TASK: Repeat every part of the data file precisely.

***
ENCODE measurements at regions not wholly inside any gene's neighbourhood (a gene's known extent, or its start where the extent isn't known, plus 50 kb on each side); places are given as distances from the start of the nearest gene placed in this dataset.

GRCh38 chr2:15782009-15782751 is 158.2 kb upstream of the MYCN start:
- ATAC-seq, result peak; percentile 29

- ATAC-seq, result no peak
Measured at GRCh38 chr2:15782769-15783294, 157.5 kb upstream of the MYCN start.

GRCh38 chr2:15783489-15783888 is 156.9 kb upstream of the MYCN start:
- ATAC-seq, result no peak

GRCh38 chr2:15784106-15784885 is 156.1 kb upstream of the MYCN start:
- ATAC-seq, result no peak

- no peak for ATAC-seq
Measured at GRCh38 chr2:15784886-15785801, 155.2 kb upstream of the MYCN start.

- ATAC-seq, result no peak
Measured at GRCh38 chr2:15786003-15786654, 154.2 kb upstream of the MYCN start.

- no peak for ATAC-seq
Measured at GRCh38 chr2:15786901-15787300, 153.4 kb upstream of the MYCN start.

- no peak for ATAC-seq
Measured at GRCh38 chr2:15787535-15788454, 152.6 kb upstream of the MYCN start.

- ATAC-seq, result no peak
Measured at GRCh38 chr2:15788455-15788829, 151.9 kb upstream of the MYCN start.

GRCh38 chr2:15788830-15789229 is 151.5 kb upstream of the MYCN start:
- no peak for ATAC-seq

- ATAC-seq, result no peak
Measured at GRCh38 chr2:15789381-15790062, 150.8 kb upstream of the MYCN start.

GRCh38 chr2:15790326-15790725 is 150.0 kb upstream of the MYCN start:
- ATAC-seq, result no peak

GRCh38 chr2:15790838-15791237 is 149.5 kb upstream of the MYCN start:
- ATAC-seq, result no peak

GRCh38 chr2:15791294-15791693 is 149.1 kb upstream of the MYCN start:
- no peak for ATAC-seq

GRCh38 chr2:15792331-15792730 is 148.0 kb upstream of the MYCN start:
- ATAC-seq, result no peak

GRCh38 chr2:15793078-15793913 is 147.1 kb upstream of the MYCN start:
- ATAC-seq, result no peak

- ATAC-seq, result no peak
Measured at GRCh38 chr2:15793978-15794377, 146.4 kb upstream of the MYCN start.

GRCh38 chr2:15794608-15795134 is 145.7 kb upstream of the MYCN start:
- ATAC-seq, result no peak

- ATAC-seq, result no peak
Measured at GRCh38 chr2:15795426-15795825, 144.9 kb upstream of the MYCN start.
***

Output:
ENCODE measurements at regions not wholly inside any gene's neighbourhood (a gene's known extent, or its start where the extent isn't known, plus 50 kb on each side); places are given as distances from the start of the nearest gene placed in this dataset.

GRCh38 chr2:15782009-15782751 is 158.2 kb upstream of the MYCN start:
- ATAC-seq, result peak; percentile 29

- ATAC-seq, result no peak
Measured at GRCh38 chr2:15782769-15783294, 157.5 kb upstream of the MYCN start.

GRCh38 chr2:15783489-15783888 is 156.9 kb upstream of the MYCN start:
- ATAC-seq, result no peak

GRCh38 chr2:15784106-15784885 is 156.1 kb upstream of the MYCN start:
- ATAC-seq, result no peak

- no peak for ATAC-seq
Measured at GRCh38 chr2:15784886-15785801, 155.2 kb upstream of the MYCN start.

- ATAC-seq, result no peak
Measured at GRCh38 chr2:15786003-15786654, 154.2 kb upstream of the MYCN start.

- no peak for ATAC-seq
Measured at GRCh38 chr2:15786901-15787300, 153.4 kb upstream of the MYCN start.

- no peak for ATAC-seq
Measured at GRCh38 chr2:15787535-15788454, 152.6 kb upstream of the MYCN start.

- ATAC-seq, result no peak
Measured at GRCh38 chr2:15788455-15788829, 151.9 kb upstream of the MYCN start.

GRCh38 chr2:15788830-15789229 is 151.5 kb upstream of the MYCN start:
- no peak for ATAC-seq

- ATAC-seq, result no peak
Measured at GRCh38 chr2:15789381-15790062, 150.8 kb upstream of the MYCN start.

GRCh38 chr2:15790326-15790725 is 150.0 kb upstream of the MYCN start:
- ATAC-seq, result no peak

GRCh38 chr2:15790838-15791237 is 149.5 kb upstream of the MYCN start:
- ATAC-seq, result no peak

GRCh38 chr2:15791294-15791693 is 149.1 kb upstream of the MYCN start:
- no peak for ATAC-seq

GRCh38 chr2:15792331-15792730 is 148.0 kb upstream of the MYCN start:
- ATAC-seq, result no peak

GRCh38 chr2:15793078-15793913 is 147.1 kb upstream of the MYCN start:
- ATAC-seq, result no peak

- ATAC-seq, result no peak
Measured at GRCh38 chr2:15793978-15794377, 146.4 kb upstream of the MYCN start.

GRCh38 chr2:15794608-15795134 is 145.7 kb upstream of the MYCN start:
- ATAC-seq, result no peak

- ATAC-seq, result no peak
Measured at GRCh38 chr2:15795426-15795825, 144.9 kb upstream of the MYCN start.